At Cronit, we publish a software solution that allows you to schedule tasks over the Internet, without having to set up servers. However, it can sometimes be useful to provide the possibility to do it locally. Although the Cron software is the best known for this task, others could make you happy, by answering particular use cases.
In this article, we will try to introduce you to some of these alternatives, popular on the Linux operating system.
The most frequently cited alternative to Cron is called Anacron. From a configuration point of view, both software is very similar. However, where Anacron stands out is in the ability to run on machines that can be rebooted at certain times of the day. Where Cron assumes that it will run on servers that are always on, Anacron will take into account the time spent when your computer is turned off, to restart the tasks that were executed during the shutdown period.
However, Anacron has one limitation: the software does not allow you to run tasks that need to run every hour or minute.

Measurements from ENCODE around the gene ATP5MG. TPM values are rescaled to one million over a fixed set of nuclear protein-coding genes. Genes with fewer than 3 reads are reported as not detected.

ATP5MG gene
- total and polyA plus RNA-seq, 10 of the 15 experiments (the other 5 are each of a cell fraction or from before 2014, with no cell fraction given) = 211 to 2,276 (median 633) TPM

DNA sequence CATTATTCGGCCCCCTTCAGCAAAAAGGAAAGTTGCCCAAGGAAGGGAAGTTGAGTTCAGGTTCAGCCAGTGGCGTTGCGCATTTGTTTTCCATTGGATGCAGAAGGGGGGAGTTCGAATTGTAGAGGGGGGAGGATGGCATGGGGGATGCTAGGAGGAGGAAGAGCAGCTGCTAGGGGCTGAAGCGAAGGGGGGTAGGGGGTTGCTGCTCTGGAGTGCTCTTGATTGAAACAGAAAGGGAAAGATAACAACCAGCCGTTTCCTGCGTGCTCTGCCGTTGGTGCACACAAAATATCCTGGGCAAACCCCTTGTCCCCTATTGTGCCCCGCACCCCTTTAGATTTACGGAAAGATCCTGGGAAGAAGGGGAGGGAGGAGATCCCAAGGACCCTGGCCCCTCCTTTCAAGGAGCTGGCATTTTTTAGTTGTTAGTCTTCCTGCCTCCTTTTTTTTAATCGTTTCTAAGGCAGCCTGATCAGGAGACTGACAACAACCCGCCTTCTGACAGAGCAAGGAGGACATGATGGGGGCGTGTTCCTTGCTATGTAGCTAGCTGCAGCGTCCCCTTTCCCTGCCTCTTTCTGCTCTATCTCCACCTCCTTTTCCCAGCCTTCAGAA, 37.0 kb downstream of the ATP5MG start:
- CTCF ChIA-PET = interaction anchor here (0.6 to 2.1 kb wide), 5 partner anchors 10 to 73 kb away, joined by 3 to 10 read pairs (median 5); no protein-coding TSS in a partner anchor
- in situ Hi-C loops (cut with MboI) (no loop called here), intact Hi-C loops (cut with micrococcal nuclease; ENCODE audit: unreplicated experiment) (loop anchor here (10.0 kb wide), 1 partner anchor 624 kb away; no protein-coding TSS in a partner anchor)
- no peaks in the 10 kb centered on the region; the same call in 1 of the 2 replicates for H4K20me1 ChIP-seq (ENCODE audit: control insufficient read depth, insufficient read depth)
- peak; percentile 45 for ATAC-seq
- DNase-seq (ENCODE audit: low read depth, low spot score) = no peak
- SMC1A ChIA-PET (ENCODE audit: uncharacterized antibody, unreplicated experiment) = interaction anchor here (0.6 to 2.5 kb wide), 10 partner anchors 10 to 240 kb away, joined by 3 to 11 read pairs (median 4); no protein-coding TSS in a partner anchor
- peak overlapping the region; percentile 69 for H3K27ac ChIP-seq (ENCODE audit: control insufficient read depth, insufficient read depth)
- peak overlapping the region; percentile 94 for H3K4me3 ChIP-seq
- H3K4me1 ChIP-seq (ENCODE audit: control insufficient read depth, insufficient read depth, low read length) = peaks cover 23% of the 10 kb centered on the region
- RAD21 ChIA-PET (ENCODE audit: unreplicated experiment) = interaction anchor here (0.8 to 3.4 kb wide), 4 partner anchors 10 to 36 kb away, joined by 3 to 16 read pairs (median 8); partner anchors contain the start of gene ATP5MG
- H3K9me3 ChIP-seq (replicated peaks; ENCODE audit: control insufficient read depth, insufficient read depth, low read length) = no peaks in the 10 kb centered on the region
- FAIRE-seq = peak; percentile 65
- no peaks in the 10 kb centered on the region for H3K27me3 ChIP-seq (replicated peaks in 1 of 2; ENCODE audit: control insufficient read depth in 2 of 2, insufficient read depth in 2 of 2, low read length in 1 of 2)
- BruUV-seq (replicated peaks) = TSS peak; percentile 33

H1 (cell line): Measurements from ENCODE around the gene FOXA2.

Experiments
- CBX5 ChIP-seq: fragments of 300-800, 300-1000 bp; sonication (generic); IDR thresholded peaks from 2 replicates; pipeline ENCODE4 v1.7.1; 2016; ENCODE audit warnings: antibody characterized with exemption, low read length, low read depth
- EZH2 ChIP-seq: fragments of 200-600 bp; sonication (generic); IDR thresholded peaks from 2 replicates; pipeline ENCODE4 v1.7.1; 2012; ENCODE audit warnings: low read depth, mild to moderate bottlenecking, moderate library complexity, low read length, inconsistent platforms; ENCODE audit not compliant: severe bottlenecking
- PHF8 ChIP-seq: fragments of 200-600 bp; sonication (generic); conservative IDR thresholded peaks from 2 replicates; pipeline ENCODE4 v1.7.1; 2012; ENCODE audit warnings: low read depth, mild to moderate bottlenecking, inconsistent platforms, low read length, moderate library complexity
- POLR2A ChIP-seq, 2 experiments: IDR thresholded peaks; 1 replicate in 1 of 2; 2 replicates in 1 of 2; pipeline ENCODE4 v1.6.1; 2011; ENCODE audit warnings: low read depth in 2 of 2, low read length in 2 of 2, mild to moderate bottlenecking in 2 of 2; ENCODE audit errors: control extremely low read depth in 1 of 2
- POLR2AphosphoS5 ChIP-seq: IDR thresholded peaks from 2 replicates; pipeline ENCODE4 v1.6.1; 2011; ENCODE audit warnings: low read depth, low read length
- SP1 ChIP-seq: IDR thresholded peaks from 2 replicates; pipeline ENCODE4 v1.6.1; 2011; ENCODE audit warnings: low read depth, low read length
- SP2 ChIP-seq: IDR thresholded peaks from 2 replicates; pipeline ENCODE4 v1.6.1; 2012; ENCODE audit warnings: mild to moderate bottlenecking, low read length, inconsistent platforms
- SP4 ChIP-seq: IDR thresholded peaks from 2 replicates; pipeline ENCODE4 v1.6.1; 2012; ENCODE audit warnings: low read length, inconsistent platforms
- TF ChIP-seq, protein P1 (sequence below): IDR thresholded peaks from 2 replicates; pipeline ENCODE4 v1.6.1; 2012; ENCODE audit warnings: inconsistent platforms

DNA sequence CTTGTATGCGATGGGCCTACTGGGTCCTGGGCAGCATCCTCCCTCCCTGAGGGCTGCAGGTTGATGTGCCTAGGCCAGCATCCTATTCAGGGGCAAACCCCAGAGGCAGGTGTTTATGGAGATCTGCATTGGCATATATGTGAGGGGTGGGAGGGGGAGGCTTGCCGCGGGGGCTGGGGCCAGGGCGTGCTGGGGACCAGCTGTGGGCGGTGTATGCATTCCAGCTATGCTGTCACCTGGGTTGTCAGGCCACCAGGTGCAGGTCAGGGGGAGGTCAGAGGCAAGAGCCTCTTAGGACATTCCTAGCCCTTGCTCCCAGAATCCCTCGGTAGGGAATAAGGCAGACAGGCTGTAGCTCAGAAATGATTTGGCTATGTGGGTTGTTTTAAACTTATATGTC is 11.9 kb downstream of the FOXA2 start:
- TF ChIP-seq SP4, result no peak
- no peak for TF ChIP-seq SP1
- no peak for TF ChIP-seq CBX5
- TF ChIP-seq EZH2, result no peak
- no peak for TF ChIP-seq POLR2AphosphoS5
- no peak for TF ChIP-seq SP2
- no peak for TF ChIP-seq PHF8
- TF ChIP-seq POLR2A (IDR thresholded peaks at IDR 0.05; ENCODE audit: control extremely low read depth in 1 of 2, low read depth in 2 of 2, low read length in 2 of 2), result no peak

Fcron combines the best of Cron and Anacron. Indeed, just like Anacron, fcron works with a known syntax and allows you to take into account the shutdown times of your machine. But fcron adds an extra granularity to the configuration possibilities by allowing to run tasks with hourly or minute precision.
Depending on your use case, systemd, which is typically used to set up background services, can also be used instead of cron to run periodic tasks. Although it has less configuration options than cron, systemd gives you a possibility that cron does not have. With systemd, you can also define so-called "triggers", such as a system reboot, and run a task at a defined time after the event.